Column One: The place where homeless people come to die with dignity. Photo: Paul Morigi/Getty Images
As the global financial crisis and recession has subsided, the homeless crisis has returned with a vengeance. According to the World Bank, there were 8.5 million people living without a roof over their heads in the middle of 2011. The number has since risen to 11.7 million. In the last two years, the number of people living on the street has doubled.
I’m not making this up. In some places, such as India’s southern city of Bangalore, the numbers are even more alarming, because people like me are the lucky ones.
I used to work as a consultant in Bangalore, which was one of the most expensive places in the world to live, but I was able to raise my family here, where the cost of living is much more moderate. The average monthly salary here, for instance, is about $1,800.
But even with the cost of housing low, and the salaries modest, we were still broke. My husband and I lived in a tiny room with a single bed and a single mattress. When I asked my parents to take us in to help, they didn’t have enough room for all of us. My mother-in-law, who had raised three children on her own, took us in.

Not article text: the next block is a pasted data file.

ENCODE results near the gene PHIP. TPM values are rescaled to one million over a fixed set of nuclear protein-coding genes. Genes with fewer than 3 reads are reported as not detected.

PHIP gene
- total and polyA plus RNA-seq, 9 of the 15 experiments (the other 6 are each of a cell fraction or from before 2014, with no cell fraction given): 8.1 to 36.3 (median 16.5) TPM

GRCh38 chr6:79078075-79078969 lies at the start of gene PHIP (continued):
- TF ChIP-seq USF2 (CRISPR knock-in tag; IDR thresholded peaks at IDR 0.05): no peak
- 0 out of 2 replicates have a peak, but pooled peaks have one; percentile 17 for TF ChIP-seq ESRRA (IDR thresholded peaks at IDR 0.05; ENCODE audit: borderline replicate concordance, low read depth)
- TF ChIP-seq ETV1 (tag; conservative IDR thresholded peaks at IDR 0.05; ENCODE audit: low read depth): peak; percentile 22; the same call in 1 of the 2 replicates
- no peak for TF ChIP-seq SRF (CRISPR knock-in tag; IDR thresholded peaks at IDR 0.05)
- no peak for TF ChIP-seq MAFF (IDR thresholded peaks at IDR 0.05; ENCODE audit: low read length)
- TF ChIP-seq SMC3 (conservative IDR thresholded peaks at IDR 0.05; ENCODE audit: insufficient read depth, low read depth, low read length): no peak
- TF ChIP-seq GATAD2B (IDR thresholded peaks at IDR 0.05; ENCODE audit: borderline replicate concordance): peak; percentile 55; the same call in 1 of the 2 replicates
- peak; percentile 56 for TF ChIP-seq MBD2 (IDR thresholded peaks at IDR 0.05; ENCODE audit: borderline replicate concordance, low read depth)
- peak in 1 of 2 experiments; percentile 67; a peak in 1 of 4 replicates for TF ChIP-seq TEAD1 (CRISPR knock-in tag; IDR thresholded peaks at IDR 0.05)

I found a small room in the basement with one double bed and two mattresses. I worked in and out of it, and it was comfortable.
At the time, I was still married to my first husband, and we were facing a series of legal entanglements concerning our three grown children. My mother-in-law was the same age as our youngest daughter, and my mother-in-law had a hard time coping with our young daughter’s issues because I was often out of the house. So it’s unlikely she would have taken in a 12-year-old girl, who could have been as much as a stepdaughter as well.
We were also facing legal troubles for my second husband, who was having an affair with our then-sister-in-law. Both of my sons were now in college, and had come back to stay with us for two months to help with our legal problems. I didn’t